Why You Should Spend More Time Thinking About Crisis Communication And Management
Crisis Communication and Management (CCM) is a critical element of Enterprise Governance, and is the only time the Board gets involved directly with the communications function of the organisation. This is because CCM is about brand protection, and the Board is, first and foremost, the ambassador of its brand. The Board is responsible for ensuring the firm’s sustainability and continuity, and protecting its value. Any threat to the brand in the form of a negative incident/event, will put this value at risk. When anticipating risk, risk managers must therefore factor in crisis communication as it will be pivotal in managing perceptions of the brand.
Crisis management is about how an organisation responds to incidents in order to control potential short and long term negative repercussions. To be able to do this, the organisation needs clear, concise information to help it develop a correct response to the situation. In any incident that happens in a short space of time, there is inevitably confusion, followed by misinformation. Proper information is necessary to counter this misinformation, establish certainty and minimise the disruption stemming from the incident. The firm’s priority will be to lessen the negative impact of the incident on operations and its reputation.
Clarity and consistency of information released post-incident will establish that the company is aware of the situation but is in control of it. This reassures stakeholders and shores up confidence in the management of the organisation. Maintaining this confidence is invaluable as it will ultimately retain customer trust, and be reflected in the share price of the company, both of which are critical to its continued survival. But at the core of it all is releasing the correct information at the material time. The first rule of crisis communication is for the organisation to control the narrative in order to protect the brand.
It is worth noting that crisis communication and management starts long before the event happens. Crisis presupposes threat, and threats to the operation of business as usual is a risk that has to be considered as a matter of course. Crisis communication and management is therefore “locked into” the general scheme of things, and has to be regarded as much a part of the picture of business continuity management as disaster recovery is. It has to be planned and strategised for accordingly as it will inevitably involve all levels of management. Rule of thumb is, plan ahead; don’t wait for the crisis to hit. Managing an untoward event as it takes place is not the time to be testing mitigation measures to see if they work.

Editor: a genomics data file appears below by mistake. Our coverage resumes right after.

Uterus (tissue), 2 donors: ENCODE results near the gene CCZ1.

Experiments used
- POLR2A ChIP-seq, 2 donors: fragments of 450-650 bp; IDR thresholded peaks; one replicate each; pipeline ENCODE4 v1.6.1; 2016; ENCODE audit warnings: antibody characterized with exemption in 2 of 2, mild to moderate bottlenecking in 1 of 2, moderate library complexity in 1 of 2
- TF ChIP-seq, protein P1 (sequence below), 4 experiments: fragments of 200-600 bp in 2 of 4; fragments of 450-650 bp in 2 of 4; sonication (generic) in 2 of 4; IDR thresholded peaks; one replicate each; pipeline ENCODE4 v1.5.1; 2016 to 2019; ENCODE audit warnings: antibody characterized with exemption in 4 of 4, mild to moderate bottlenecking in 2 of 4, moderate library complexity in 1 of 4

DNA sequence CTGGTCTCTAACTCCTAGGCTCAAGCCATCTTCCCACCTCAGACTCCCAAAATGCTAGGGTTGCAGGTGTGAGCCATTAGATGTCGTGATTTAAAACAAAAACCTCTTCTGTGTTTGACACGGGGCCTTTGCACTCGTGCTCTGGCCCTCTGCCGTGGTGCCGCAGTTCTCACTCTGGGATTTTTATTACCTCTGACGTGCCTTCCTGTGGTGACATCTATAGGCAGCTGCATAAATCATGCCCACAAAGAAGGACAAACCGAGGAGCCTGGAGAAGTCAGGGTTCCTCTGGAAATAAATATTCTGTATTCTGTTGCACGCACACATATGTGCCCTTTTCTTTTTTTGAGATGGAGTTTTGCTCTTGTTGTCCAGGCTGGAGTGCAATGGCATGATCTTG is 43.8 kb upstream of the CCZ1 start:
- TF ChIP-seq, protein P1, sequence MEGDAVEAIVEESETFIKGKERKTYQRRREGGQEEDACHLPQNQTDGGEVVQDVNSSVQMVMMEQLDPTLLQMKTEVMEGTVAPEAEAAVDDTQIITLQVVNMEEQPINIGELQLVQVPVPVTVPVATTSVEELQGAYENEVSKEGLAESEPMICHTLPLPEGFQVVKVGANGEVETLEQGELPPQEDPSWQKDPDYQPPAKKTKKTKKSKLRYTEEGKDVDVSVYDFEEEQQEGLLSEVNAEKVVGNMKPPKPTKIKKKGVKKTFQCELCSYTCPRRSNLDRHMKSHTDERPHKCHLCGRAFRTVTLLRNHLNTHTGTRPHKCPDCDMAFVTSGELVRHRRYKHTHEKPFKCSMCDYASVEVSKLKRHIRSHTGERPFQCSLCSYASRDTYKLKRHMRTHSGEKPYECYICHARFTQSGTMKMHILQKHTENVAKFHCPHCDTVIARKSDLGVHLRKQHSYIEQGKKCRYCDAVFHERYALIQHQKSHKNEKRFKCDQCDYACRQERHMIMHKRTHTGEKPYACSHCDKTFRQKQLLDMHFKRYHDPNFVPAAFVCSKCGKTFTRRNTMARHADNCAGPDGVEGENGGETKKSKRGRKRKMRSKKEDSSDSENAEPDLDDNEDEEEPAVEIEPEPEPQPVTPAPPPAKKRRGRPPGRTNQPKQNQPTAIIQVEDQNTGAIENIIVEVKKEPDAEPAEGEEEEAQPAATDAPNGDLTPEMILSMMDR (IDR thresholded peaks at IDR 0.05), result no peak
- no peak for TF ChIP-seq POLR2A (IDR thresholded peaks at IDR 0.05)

Similarly, crisis communication and management must run in parallel with, and in support of, mitigation measures that have been put in place. Effective crisis communication covers the clear identification of the incident(s); what has been done to remedy the situation; how and when recovery is expected; and follow-up reporting and monitoring. All this, of course, requires a considerable amount of effort, and the question frequently asked is, is it worth it? After all, how can any firm adequately prepare for something that it has never experienced? The Covid-19 pandemic has offered some insights into this.
Quite a number of organisations did indeed have contingency plans for events such as the pandemic. But even they will admit that these preparations fell far short of dealing with the real thing. The difficult truth is that no amount of preparation will ever be enough, regardless of the resources the organisation has at its disposal. Just getting started with preparations to face a crisis may be the most effective mitigating measure; it certainly sets the necessary tone, and creates awareness of the risks that confront the organisation. The importance of raising awareness of possible untoward incidents throughout the organisation cannot be understated.
Staff who must step up in a crisis need to be identified, and be primed on what to say. Sometimes the best spokesperson for the event may not be the most senior. Communicating effectively requires a certain skillset; people need training. All this is part of the macro crisis communication plan. Imagine scenarios, then try to put mitigations in place. Have an ear to the ground, and listen to the noises on the grapevine. Learn from the mistakes made by others, and incorporate best practices into crisis communication strategies. It will be to the organisation’s advantage to learn how to use as many channels of communication as possible. Risk professionals really do have their work cut out for them where crisis communication is concerned.
Besides the actual work of communicating effectively during the crisis, there are other factors to consider as well, such as maintaining staff morale and managing the psychological effects of the event, and public perception of the company as the event and its knock-on effects unfold. While crises normally happen suddenly and seemingly out of the blue, research and experience have shown that they do not happen totally without warning. They are also more likely to become the norm rather than the exception. Perhaps the most important step that risk professionals can take then where crisis communication is concerned is to be always vigilant, and constantly listening.